Same machine| Same test| Same nurse– The True Story Behind Elon Musk’s Both Positive/Negative Covid Test

  • AUTHOR: dua
  • POSTED ON: November 16, 2020

Things are not going so well as far as COVID-19 is concerned. We don’t have a vaccine yet. Millions of people have lost their lives. And now the tests are also questionable.

Elon Musk opened up about his experience with COVID-19 tests, also known as, rapid antigen tests. He revealed that he took four tests out of which, two came out negative and two were positive. He then said that he took two PCR tests from separate labs and is now waiting for the results.

Readers must know that Elon Musk has always been dismissive about the pandemic – and recently tweeted that something extremely bogus is going on.

But we must also consider that a lot of times even the most normal medical tests, like blood tests, come out wrong. Hence, you can never call the results 100% accurate.

However, all is not lost. Musk’s tweets are not entirely useless – he has raised an important topic and we must converse and find out what antigens and PCR tests are. Are these tests accurate all the time? Who is eligible to take them and what’s the procedure?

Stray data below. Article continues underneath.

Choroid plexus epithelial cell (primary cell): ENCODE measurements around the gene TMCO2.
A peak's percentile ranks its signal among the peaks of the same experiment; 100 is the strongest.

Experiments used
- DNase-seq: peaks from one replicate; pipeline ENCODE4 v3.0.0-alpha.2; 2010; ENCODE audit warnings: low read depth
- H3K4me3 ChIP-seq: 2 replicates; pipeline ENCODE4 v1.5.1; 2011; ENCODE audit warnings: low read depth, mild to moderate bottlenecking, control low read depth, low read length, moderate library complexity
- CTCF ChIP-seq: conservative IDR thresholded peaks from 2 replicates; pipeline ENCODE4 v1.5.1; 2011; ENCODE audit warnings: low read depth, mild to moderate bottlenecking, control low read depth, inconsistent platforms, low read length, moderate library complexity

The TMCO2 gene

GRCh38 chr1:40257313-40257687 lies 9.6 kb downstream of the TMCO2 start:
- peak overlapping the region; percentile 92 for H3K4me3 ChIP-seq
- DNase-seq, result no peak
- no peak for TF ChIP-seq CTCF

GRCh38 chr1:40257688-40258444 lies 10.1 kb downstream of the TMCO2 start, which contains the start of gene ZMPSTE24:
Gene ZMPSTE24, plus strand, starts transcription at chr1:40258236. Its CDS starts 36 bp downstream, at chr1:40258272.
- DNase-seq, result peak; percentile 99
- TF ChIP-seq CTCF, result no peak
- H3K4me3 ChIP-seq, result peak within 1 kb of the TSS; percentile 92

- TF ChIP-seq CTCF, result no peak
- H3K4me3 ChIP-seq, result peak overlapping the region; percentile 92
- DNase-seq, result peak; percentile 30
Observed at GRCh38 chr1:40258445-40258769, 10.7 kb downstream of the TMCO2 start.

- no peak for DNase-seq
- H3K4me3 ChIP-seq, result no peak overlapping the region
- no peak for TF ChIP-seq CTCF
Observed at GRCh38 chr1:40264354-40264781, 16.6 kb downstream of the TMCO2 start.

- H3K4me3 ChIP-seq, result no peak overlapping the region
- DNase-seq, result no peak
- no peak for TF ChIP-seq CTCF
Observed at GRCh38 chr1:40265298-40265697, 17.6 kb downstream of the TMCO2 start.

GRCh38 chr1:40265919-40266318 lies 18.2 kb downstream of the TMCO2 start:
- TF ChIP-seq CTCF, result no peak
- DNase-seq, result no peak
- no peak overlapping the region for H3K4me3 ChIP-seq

We’ve done all the research for you and will explain the medical knowledge in English language to you.

Let’s start our query with rapid antigen tests. Obviously, the first question that pops in your mind is how do they work? Rapid antigen tests need a nasal sample which is to be collected at home by a healthcare provider. These medical professionals work on the sample and find a specific protein that is found on the surface of the Coronavirus whenever someone gets infected by it.

Normally, these tests should cost you around $250 to $100, and you may even get the results delivered to your home in a matter of few minutes, they’re not as reliable as the polymerase chain reaction – PCR tests.